Shenpa

That urge to do something I have been resisting is called “shenpa.” It is that basic addictive feeling of needing to something, anything, to get rid of that feeling of “unsatisfactoriness” known as dukkha. Pema Chodron says,

“The Tibetan word for this is shenpa. It is usually translated “attachment,” but a more descriptive translation might be “hooked.” When shenpa hooks us, we’re likely to get stuck. We could call shenpa “that sticky feeling.” It’s an everyday experience. Even a spot on your new sweater can take you there. At the subtlest level, we feel a tightening, a tensing, a sense of closing down. Then we feel a sense of withdrawing, not wanting to be where we are. That’s the hooked quality. That tight feeling has the power to hook us into self-denigration, blame, anger, jealousy and other emotions which lead to words and actions that end up poisoning us.” (“How We Get Hooked and How We Get Unhooked”, Shambhala Sun online)

 

Here is a subtlety of understanding that I haven’t found in the Christian world. “When shenpa hooks us, we are likely to get stuck.” I’m sure some of the disgraced preachers would give a hearty amen to that. I have spent most of my life feeling stuck and not knowing what to do about it. Now I know what the problem is: attachment. Attachment to pleasure, objects, avoiding pain, relationships, organizations, and all else. It is so clear now. Whatever I hold onto keeps me stuck with it. Life is about flow and change. To hold onto anything not moving is a form of death.

Signs of life are movement and response. If you see an animal lying on the ground and you want to know if it’s alive, what do you do? Perhaps poke it with a stick to see if it moves or reacts. If that doesn’t succeed, then you check for a pulse. I’ve belonged to many organizations that weren’t going anywhere. Regardless of how the world around it changed, it kept doing the same things that no longer worked. Most of those organizations haven’t survived to this day. They did not change in a changing world and got left behind.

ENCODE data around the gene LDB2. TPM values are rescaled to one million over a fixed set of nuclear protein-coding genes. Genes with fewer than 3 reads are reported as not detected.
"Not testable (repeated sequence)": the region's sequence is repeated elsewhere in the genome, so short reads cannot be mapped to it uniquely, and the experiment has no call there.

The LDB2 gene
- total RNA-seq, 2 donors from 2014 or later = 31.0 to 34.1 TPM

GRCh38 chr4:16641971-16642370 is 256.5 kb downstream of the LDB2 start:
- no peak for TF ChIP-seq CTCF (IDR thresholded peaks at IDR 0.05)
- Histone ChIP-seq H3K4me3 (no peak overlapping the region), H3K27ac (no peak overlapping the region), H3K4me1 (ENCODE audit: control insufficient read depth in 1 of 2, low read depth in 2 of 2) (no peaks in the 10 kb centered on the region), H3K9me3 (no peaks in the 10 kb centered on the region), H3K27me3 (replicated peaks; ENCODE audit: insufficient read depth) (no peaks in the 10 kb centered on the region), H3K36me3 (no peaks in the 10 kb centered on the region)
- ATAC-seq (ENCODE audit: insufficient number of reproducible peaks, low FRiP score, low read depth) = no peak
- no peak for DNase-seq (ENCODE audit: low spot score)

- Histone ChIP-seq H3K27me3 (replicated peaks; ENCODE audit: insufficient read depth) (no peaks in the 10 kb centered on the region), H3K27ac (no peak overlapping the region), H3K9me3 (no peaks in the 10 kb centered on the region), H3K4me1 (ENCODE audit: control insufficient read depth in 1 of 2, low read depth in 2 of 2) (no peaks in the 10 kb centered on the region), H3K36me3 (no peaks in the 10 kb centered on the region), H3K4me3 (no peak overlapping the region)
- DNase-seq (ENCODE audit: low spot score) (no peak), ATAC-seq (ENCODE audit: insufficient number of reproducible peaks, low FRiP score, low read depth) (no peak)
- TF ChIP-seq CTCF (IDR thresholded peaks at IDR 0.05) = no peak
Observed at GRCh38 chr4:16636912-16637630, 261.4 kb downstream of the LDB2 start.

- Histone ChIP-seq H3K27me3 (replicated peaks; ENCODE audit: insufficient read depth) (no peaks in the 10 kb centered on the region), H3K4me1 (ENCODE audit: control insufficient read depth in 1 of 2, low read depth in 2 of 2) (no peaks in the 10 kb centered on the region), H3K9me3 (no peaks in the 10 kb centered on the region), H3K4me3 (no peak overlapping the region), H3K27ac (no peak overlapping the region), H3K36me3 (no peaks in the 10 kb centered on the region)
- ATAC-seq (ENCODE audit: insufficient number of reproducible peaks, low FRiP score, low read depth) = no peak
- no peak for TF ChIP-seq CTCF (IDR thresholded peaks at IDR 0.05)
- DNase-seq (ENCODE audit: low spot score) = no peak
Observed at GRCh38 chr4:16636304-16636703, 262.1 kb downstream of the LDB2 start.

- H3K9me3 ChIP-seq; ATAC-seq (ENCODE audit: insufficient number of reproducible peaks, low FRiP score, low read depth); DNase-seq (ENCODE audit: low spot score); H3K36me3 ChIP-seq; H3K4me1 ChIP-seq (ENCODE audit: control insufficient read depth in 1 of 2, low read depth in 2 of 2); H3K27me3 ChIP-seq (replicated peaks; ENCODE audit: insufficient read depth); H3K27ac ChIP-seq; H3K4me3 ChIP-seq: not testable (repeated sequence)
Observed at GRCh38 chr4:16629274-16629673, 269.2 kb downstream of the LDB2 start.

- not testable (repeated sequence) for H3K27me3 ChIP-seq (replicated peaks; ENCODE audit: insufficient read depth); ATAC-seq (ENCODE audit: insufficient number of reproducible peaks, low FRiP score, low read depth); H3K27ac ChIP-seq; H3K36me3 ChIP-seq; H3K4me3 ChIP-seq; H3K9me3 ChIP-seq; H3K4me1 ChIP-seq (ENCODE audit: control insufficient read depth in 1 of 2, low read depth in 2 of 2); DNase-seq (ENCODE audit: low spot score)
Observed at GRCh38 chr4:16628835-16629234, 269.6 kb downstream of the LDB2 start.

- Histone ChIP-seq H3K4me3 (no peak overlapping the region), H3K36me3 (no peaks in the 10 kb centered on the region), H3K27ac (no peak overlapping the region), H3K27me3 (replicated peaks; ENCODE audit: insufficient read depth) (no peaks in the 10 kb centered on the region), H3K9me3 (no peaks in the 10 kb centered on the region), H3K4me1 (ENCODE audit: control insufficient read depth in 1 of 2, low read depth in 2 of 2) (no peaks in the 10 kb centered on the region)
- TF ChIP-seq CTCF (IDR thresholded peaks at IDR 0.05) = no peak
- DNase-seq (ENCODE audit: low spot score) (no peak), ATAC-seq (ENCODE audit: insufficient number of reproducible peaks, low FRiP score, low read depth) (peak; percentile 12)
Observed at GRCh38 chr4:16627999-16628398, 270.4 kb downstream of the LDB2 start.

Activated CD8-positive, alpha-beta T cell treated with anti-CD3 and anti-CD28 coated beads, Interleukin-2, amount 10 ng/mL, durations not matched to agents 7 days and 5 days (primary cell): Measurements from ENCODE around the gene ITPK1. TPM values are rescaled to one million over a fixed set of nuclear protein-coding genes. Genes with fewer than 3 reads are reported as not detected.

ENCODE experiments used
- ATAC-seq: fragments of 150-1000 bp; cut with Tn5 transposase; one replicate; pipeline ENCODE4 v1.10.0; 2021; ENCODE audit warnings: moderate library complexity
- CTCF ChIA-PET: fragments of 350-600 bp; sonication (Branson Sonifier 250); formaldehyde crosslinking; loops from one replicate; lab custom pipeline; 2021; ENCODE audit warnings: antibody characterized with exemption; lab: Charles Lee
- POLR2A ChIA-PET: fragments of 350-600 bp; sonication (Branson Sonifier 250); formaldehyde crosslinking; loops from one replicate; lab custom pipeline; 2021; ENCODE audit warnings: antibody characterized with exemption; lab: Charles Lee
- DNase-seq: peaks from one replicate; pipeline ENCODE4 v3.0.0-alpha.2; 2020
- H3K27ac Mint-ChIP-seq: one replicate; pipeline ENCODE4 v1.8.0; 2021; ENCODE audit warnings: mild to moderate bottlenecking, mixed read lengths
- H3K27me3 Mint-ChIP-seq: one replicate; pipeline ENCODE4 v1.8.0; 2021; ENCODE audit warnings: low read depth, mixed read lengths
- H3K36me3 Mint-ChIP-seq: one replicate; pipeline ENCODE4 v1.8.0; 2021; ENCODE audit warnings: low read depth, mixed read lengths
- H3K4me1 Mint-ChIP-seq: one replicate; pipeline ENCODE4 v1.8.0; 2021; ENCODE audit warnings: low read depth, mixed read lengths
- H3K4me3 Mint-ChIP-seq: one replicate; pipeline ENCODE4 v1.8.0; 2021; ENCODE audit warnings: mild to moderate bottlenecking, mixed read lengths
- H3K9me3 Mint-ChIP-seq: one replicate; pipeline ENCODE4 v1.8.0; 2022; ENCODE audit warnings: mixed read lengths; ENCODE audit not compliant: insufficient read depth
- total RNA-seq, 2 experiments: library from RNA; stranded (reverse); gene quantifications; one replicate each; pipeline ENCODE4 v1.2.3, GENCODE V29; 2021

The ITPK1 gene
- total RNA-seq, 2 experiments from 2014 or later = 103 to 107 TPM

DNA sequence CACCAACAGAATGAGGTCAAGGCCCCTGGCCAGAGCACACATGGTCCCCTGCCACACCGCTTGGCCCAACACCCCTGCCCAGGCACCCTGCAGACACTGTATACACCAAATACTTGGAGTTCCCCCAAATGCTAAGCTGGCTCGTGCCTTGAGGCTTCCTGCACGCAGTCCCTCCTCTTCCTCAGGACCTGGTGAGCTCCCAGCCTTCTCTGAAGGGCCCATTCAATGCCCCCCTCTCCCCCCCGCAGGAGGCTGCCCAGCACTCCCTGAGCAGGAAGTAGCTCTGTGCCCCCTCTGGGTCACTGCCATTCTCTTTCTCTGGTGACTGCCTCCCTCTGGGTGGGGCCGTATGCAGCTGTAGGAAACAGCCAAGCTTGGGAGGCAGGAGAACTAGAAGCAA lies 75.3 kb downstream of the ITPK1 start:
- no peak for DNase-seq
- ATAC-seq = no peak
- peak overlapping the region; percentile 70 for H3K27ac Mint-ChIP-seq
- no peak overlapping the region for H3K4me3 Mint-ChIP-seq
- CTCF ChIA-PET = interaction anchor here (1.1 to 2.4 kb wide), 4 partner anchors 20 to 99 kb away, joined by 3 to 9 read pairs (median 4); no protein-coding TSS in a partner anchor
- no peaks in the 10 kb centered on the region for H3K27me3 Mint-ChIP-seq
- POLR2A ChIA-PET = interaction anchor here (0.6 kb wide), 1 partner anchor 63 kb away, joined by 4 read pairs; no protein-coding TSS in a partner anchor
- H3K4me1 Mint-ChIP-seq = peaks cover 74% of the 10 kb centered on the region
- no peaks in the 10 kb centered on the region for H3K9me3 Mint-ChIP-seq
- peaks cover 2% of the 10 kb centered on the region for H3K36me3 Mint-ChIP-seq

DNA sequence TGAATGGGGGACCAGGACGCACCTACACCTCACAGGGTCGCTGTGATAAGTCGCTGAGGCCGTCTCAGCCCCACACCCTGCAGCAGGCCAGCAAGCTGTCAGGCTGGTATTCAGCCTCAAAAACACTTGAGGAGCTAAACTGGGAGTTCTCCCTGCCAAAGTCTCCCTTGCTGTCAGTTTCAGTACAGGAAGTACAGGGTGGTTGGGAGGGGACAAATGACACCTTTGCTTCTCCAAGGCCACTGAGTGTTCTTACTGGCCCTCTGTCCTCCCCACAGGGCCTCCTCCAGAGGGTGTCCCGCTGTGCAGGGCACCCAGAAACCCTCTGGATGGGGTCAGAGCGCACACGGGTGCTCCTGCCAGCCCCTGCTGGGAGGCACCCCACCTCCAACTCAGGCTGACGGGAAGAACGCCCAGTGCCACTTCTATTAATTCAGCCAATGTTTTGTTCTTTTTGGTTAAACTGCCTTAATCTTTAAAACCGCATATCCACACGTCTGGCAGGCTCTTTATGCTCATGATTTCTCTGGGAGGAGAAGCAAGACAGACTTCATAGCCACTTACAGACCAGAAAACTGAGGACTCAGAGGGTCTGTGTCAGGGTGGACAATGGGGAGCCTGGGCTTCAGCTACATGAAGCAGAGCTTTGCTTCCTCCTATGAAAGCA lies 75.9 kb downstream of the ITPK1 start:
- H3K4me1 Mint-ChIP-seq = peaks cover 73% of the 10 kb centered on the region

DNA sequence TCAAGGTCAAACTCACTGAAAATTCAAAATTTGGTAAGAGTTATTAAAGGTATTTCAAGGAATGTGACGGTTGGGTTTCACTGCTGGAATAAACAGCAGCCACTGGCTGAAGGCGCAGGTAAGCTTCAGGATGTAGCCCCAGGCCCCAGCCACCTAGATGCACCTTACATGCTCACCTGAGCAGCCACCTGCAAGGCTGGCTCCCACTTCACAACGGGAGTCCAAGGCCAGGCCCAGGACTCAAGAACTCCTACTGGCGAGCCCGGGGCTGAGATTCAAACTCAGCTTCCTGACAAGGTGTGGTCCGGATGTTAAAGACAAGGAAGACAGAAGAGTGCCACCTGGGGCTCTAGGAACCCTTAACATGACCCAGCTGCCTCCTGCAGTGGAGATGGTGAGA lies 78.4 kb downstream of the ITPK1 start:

Sometimes the challenge is to not react, to feel the feeling and let it go. Let people think you are dead while you feel the habitual feelings and choose deliberately not to react to them (the people or the feelings). They will know something is up. They haven’t manipulated you again. Once you stop playing along with their denial, beware. The next stage of the acceptance process is anger and you will likely get their full wrath. They might get ugly, but that is on them, not you.

Responding peacefully to wrath is the beginning of peacemaking, but be prepared to get crucified on the Internet or in public. Whoever is trying to manipulate you likely has a following and you will lose those friendships as well. Of course, their friendship with you was only based on being mutually manipulated by the same person. To let go of the manipulator’s schemes is to let go of all the manipulator’s allies simultaneously. Once you reclaim your human dignity, everyone that had something to gain from manipulating you will let you go. It can be painful to lose one’s friends and social circle, but if it was only based on manipulation, having it vanish can be immensely freeing.

This is where meditation comes in. Pema continues:

“Without meditation practice, this is almost impossible to do. Generally speaking, we don’t catch the tightening until we’ve indulged the urge to scratch our itch in some habitual way. And unless we equate refraining with loving-kindness and friendliness towards ourselves, refraining feels like putting on a straitjacket. We struggle against it. The Tibetan word for renunciation is shenlok, which means turning shenpa upside-down, shaking it up.”

 There is no need to berate anyone, including ourselves. The whole idea is to be kind to all, including ourselves. Are we ready for a life of that?

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About cdhoagpurple

I live in Michigan. I was Greek Orthodox (and previously Protestant), but now am more Buddhist than anything. I am single now (through the till-death-do-you-part clause of the marriage contract). My husband Barry was a good man and celebrated 30 years in AA. I am overly educated, with an MBA. My life felt terminally in-limbo while caring for a sick husband, but I am free now. I see all things as being in transition. Impermanence is the ultimate fact of life. Nothing remains the same, good or bad.

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